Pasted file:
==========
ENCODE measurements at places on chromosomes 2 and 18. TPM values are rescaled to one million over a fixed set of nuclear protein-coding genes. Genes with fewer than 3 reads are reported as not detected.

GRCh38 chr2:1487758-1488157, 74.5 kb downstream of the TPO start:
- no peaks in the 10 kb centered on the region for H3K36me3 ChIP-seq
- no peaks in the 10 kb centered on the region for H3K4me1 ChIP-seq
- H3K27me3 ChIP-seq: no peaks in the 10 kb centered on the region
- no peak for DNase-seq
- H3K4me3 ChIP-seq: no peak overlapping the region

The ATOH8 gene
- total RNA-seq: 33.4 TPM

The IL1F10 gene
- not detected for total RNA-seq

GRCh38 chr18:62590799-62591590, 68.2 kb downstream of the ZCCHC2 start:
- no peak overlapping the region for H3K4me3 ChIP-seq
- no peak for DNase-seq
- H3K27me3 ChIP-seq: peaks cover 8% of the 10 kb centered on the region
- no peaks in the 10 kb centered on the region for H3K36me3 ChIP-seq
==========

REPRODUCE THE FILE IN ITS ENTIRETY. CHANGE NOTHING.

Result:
ENCODE measurements at places on chromosomes 2 and 18. TPM values are rescaled to one million over a fixed set of nuclear protein-coding genes. Genes with fewer than 3 reads are reported as not detected.

GRCh38 chr2:1487758-1488157, 74.5 kb downstream of the TPO start:
- no peaks in the 10 kb centered on the region for H3K36me3 ChIP-seq
- no peaks in the 10 kb centered on the region for H3K4me1 ChIP-seq
- H3K27me3 ChIP-seq: no peaks in the 10 kb centered on the region
- no peak for DNase-seq
- H3K4me3 ChIP-seq: no peak overlapping the region

The ATOH8 gene
- total RNA-seq: 33.4 TPM

The IL1F10 gene
- not detected for total RNA-seq

GRCh38 chr18:62590799-62591590, 68.2 kb downstream of the ZCCHC2 start:
- no peak overlapping the region for H3K4me3 ChIP-seq
- no peak for DNase-seq
- H3K27me3 ChIP-seq: peaks cover 8% of the 10 kb centered on the region
- no peaks in the 10 kb centered on the region for H3K36me3 ChIP-seq